Title: Relationships between balance sheet compositions, profitability, firm size and industry: a study of the Thai manufacturing corporate sector
Authors: Gour C. Saha, H. Paul, Omprakash K. Gupta
Addresses: School of Management, Asian Institute of Technology, PO Box 4, Klongluang, Pathumthani 12120 Thailand. ' School of Management, Asian Institute of Technology, PO Box 4, Klongluang, Pathumthani 12120 Thailand. ' College of Business, Prairie View A&M University, Prairie View, TX 77446, USA
Abstract: This paper examines some commonly hypothesised relationships between balance sheet composition and profitability, firm size and industry in the context of the Thai manufacturing corporate sector. These relationships are examined prior to, during, and after the 1997 economic crisis. Decomposition Measures (DM) are used to represent balance sheet composition. It is found that average DM during the crisis are higher than the pre- and post-crisis for all industries, because of the deterioration of the firms| financial conditions during the period. Average DM are significantly higher for the less profitable firms in all three sub-periods, with more pronounced effect during-crisis. Larger average DM are also seen in the durable goods industries in all three subperiods because the firms in those industries had more volatility in demand. Small firms are seen to have larger average DM prior to and after the crisis. However, the effect of size is not significant during the crisis, indicating that firms of all sizes were similarly affected.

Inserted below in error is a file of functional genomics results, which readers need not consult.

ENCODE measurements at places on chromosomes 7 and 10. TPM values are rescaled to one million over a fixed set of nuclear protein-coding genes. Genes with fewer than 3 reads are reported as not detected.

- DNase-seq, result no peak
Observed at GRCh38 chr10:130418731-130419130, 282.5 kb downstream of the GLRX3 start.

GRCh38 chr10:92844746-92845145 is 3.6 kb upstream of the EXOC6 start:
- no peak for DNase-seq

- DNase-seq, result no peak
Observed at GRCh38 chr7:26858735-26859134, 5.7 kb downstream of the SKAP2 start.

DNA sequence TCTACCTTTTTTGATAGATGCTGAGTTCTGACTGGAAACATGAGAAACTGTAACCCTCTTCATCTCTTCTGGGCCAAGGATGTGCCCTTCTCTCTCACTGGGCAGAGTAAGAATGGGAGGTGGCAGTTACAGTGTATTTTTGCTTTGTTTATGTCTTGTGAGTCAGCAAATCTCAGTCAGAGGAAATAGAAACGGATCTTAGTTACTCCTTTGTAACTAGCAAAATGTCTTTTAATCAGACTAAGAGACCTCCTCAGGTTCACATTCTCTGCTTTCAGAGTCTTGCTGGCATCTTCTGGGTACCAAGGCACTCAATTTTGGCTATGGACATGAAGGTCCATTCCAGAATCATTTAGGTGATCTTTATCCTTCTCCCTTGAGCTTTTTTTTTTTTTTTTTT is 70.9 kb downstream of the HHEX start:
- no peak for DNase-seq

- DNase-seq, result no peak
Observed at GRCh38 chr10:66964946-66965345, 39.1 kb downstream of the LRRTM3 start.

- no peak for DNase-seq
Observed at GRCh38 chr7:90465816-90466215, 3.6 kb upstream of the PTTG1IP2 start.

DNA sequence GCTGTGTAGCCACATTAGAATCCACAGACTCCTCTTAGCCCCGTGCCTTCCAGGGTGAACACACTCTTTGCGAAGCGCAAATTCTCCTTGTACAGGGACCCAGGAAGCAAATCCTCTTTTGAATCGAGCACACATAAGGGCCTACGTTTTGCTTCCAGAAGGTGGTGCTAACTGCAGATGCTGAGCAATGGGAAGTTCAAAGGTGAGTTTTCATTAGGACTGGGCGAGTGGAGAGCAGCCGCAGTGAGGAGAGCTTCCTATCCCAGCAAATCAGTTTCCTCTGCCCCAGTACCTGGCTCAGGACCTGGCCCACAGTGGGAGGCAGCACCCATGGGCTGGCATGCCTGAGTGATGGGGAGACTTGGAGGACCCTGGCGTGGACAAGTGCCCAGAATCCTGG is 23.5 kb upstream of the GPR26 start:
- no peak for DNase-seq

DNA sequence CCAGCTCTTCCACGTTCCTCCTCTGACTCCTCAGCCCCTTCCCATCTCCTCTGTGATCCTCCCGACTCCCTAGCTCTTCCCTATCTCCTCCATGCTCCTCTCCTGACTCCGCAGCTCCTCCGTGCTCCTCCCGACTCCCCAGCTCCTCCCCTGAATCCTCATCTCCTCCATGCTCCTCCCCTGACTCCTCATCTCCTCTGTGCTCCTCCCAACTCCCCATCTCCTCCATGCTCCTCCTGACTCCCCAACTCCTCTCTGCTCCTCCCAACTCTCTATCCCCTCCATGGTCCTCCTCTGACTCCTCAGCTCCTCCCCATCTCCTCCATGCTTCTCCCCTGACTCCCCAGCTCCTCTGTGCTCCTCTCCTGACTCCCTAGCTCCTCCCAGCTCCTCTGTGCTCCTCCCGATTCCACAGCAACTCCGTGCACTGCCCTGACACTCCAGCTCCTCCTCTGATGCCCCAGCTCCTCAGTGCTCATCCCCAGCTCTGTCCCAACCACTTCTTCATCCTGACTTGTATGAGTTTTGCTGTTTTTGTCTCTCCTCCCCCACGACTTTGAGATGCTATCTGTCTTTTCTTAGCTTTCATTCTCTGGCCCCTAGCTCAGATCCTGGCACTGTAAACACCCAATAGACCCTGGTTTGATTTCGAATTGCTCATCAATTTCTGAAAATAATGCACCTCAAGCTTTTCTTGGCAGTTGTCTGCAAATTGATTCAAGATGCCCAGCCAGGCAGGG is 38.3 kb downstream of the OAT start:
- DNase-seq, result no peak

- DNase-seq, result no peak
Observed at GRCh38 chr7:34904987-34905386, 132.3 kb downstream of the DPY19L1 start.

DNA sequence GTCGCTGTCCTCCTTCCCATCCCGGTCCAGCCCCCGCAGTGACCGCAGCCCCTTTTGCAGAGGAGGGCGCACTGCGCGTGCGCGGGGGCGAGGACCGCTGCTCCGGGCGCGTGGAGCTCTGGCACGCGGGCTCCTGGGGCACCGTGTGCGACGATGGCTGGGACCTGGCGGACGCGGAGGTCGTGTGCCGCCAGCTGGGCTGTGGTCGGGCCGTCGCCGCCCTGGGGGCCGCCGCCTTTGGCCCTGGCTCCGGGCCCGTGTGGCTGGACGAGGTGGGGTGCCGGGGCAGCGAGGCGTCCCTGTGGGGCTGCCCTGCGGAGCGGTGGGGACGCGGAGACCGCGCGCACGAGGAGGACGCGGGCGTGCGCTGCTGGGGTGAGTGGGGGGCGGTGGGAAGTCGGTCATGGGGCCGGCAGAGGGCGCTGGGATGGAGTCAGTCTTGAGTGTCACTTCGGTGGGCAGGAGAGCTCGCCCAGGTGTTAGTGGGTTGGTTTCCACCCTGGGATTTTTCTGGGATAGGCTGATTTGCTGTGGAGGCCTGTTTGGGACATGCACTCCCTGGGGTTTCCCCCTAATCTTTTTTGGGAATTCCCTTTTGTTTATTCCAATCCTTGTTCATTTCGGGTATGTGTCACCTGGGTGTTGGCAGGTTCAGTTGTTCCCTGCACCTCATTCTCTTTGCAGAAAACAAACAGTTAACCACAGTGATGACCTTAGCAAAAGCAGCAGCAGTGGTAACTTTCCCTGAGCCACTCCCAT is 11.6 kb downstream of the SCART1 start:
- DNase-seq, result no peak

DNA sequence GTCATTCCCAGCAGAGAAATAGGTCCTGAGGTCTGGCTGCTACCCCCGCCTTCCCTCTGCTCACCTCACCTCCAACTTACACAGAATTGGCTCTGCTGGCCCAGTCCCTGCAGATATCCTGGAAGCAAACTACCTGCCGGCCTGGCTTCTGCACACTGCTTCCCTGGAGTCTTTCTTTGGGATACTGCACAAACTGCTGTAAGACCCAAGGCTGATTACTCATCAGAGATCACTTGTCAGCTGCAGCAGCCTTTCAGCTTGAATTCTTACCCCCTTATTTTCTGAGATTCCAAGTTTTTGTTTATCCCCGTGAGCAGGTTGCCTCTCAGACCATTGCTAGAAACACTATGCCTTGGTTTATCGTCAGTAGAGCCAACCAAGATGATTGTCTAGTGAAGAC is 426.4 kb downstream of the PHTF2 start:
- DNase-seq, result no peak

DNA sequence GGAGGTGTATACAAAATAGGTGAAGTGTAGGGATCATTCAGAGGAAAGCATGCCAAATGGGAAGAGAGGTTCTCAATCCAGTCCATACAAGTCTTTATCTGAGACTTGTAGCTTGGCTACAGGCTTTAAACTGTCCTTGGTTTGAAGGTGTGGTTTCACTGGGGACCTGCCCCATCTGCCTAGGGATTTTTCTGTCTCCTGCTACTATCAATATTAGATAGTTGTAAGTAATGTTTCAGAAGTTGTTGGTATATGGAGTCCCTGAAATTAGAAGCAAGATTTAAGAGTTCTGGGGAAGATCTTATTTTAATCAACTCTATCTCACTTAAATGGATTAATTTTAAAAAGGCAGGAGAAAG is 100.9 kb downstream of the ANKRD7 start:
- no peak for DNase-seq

Keywords: decomposition measures; durable industries; non-durable industries; balance sheet composition; firm size; manufacturing corporate sector; profitability; Thai economic crisis; Thailand.
Global Business and Economics Review, 2006 Vol.8 No.3/4, pp.290 - 311
Published online: 22 Jun 2006 *Full-text access for editors Access for subscribers Purchase this article Comment on this article